What Liu Xiaobo's Grisly Prison Death Tells Us About Free Speech in Xi's China

This article first appeared on the Cato Institute site.

The death of Liu Xiaobo from liver cancer on July 13, under guard at a hospital in Shenyang, marks the passing of a great defender of freedom—a man who was willing to speak truth to power.

As the lead signatory to Charter 08, which called for the rule of law and constitutional government, Liu was sentenced to 11 years in prison for "inciting the subversion of state power."

Before his sentencing in 2009, Liu stood before the court and declared, "To block freedom of speech is to trample on human rights, to strangle humanity, and to suppress the truth."

With proper treatment and freedom, Liu would have lived on to voice his support for a free society.

Donald Trump and Chinese President Xi Jinping at the Mar-a-Lago estate in West Palm Beach, Florida, on April 6, 2017. JIM WATSON/AFP/Getty

While Liu's advocacy of limited government, democracy, and a free market for ideas won him the Nobel Peace Prize in 2010, China's leadership viewed him as a criminal and refused to allow him to travel to Oslo to receive the award.

Instead, the prize was placed on an empty chair at the ceremony, a lasting symbol of Liu's courage in the face of state suppression.

Beijing also prevented liberal Mao Yushi, cofounder of the Unirule Institute, from attending the ceremony to honor Liu.

The mistreatment of Liu, and other human rights' proponents, is a stark reminder that while the Middle Kingdom has made significant progress in liberalizing its economy, it has yet to liberate the minds of the Chinese people or its own political institutions.

The tension between freedom and state power threatens China's future. As former premier Wen Jiabao warned in a speech in August 2010, "Without the safeguard of political reform, the fruits of economic reform would be lost." Later, in an interview with CNN in October, he held that "freedom of speech is indispensable for any country."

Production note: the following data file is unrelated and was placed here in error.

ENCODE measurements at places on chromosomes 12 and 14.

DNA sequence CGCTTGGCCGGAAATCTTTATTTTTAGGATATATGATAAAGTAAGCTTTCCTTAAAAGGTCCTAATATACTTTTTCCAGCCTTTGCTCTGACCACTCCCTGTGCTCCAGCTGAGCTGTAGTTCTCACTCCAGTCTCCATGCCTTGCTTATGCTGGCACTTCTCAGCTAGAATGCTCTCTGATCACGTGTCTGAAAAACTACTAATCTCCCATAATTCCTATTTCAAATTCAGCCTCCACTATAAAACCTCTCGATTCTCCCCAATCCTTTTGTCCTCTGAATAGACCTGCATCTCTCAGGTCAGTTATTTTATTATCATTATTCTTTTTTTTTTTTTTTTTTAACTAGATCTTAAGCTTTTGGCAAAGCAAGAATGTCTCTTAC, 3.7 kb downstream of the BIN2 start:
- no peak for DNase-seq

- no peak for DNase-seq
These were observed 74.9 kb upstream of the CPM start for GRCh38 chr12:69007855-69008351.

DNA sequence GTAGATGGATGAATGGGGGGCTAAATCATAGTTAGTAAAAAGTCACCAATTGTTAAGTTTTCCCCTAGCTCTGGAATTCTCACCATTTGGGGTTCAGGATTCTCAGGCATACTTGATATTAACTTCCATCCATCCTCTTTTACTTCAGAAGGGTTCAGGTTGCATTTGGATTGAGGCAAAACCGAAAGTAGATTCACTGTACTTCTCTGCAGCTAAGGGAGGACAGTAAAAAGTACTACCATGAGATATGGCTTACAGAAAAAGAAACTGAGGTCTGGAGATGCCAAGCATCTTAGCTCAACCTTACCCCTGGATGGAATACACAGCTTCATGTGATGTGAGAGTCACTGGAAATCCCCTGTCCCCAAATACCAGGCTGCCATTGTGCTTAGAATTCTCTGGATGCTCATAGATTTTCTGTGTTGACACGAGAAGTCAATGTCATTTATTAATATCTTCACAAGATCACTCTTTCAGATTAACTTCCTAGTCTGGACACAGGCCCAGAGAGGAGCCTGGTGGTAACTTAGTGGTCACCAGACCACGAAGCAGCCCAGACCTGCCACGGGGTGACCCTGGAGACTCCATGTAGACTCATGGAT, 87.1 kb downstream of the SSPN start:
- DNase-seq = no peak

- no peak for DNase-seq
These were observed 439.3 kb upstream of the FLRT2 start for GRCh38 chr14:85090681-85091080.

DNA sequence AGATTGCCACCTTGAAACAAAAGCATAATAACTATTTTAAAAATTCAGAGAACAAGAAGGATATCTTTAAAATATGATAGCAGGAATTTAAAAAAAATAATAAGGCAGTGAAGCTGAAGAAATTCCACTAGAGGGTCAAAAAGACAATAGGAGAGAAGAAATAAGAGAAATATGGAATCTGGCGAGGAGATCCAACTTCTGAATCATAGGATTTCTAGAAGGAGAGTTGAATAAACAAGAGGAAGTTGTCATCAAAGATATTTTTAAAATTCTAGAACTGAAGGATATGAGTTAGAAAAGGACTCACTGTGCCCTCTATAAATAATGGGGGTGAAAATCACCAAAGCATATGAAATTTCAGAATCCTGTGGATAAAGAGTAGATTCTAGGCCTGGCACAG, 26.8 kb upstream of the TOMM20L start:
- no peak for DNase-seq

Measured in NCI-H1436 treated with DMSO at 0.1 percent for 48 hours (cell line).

Article 33, Section 3, of the PRC's Constitution holds that "the State respects and protects human rights." Such language, added by the National People's Congress in 2004, encouraged liberals to test the waters, only to find that the reality did not match the rhetoric.

The Chinese Communist Party pays lip service to a free market in ideas, noting: "There can never be an end to the need for the emancipation of individual thought" ( China Daily , November 16, 2013).

However, Party doctrine strictly regulates that market. Consequently, under "market socialism with Chinese characteristics," there is bound to be an ever-present tension between the individual and the state.

In an interview with the Wall Street Journal (September 22, 2015), President Xi argued that "freedom is the purpose of order, and order the guarantee of freedom."

The real meaning of that statement is that China's ruling elite will not tolerate dissent: individuals will be free to communicate ideas, but only those consistent with the state's current interpretation of "socialist principles."

This socialist vision contrasts sharply with that of market liberalism, which holds that freedom is not the purpose of order; it is the essential means to an emergent or spontaneous order. In the terms of traditional Chinese Taoism, freedom is the source of order.

Simply put, voluntary exchange based on the principle of freedom or nonintervention, which Lao Tzu called " wu wei ," expands the range of choices open to individuals.

Denying China's 1.4 billion people a free market in ideas has led to one of the lowest rankings in the World Press Freedom Index, compiled by Reporters without Borders.

In the 2016 report, China ranked 176 out of 180 countries, only a few notches above North Korea—and the situation appears to be getting worse. Under President Xi Jinping's consolidation of power in preparation for this year's Party Congress, the websites of liberal think tanks, such as the Unirule Institute, have been shut down, and virtual private networks (VPNs) are being closed, preventing internet users from circumventing the Great Firewall.

Liu's death is a tragic reminder that China is still an authoritarian regime whose leaders seek to hold onto power at the cost of the lives of those like Liu who seek only peace and harmony through limiting the power of government and safeguarding individual rights.

James A. Dorn is vice president for monetary studies, editor of the Cato Journal , senior fellow, and director of Cato's annual monetary conference.